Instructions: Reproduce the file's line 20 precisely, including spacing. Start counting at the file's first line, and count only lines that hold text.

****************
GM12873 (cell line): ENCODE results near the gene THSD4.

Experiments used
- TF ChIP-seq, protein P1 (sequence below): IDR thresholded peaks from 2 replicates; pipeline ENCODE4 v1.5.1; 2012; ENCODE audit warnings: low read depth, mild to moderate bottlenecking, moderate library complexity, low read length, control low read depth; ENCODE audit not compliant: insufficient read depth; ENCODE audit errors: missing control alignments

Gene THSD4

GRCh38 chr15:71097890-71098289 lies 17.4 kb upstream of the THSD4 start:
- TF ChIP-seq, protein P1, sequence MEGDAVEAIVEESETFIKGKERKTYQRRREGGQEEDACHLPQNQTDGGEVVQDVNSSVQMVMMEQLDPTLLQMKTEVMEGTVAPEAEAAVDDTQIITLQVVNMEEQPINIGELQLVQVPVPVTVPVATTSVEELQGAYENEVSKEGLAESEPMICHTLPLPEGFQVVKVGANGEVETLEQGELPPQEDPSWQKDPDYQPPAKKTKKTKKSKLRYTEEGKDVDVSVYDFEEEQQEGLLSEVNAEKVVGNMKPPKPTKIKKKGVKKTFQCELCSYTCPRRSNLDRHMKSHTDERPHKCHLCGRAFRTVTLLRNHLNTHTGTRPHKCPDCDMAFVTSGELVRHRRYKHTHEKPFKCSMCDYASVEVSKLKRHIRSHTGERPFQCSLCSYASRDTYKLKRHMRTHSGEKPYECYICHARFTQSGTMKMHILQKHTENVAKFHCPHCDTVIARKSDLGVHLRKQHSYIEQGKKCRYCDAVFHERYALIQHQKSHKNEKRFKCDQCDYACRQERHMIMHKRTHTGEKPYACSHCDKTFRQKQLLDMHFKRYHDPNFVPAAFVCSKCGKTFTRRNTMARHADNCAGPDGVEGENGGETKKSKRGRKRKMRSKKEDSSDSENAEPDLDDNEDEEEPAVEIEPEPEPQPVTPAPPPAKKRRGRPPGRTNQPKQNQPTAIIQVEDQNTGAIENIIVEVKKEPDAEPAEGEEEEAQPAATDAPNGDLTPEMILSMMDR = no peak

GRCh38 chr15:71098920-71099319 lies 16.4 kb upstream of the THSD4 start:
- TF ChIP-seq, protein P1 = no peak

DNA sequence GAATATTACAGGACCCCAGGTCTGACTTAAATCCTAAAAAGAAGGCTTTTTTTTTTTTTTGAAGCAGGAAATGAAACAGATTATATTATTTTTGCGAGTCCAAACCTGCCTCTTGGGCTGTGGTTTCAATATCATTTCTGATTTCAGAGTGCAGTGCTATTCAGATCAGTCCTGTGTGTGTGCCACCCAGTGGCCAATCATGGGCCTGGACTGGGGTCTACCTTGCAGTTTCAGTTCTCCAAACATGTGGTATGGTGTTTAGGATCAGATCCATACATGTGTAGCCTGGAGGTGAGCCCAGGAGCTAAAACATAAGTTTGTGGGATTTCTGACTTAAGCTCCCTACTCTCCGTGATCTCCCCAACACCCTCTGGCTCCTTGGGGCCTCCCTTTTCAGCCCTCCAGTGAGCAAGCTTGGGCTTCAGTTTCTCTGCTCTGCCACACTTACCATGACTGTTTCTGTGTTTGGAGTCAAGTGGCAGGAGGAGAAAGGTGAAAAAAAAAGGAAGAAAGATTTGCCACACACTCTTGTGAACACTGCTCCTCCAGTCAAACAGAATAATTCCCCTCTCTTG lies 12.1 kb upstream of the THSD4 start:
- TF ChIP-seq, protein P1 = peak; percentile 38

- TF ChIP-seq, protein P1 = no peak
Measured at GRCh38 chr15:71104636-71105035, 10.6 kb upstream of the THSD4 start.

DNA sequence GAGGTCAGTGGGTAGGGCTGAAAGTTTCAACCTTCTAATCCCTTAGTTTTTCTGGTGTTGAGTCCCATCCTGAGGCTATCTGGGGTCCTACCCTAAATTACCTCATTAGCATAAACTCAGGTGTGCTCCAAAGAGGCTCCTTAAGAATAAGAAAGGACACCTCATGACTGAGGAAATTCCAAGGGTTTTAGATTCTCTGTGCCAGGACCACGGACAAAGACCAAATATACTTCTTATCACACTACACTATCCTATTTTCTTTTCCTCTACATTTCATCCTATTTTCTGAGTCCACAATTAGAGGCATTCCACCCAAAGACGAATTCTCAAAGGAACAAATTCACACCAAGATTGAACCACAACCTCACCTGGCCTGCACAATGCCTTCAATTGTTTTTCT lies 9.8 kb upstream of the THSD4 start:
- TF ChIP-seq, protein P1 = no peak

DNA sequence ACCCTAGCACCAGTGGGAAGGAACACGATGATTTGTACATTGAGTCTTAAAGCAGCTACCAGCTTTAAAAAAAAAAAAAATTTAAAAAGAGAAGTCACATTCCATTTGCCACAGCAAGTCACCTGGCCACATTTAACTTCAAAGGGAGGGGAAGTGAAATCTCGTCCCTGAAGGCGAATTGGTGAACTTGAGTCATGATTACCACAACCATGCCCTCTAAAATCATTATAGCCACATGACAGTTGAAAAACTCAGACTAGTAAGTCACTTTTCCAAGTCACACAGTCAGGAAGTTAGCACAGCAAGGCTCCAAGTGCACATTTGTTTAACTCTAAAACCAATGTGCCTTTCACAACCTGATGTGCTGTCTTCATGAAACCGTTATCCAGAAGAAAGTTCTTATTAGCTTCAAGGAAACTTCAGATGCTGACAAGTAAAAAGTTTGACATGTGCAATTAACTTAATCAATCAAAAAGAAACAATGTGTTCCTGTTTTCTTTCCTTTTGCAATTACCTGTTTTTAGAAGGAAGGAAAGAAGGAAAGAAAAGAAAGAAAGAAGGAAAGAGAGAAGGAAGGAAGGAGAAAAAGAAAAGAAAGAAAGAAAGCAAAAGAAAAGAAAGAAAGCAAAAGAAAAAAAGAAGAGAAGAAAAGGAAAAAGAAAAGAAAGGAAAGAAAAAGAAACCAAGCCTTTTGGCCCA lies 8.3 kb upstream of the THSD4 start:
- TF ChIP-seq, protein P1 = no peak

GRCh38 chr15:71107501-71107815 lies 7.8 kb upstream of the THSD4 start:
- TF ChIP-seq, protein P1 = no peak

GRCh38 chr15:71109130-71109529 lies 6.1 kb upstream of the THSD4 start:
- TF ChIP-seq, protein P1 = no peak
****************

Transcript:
- TF ChIP-seq, protein P1 = no peak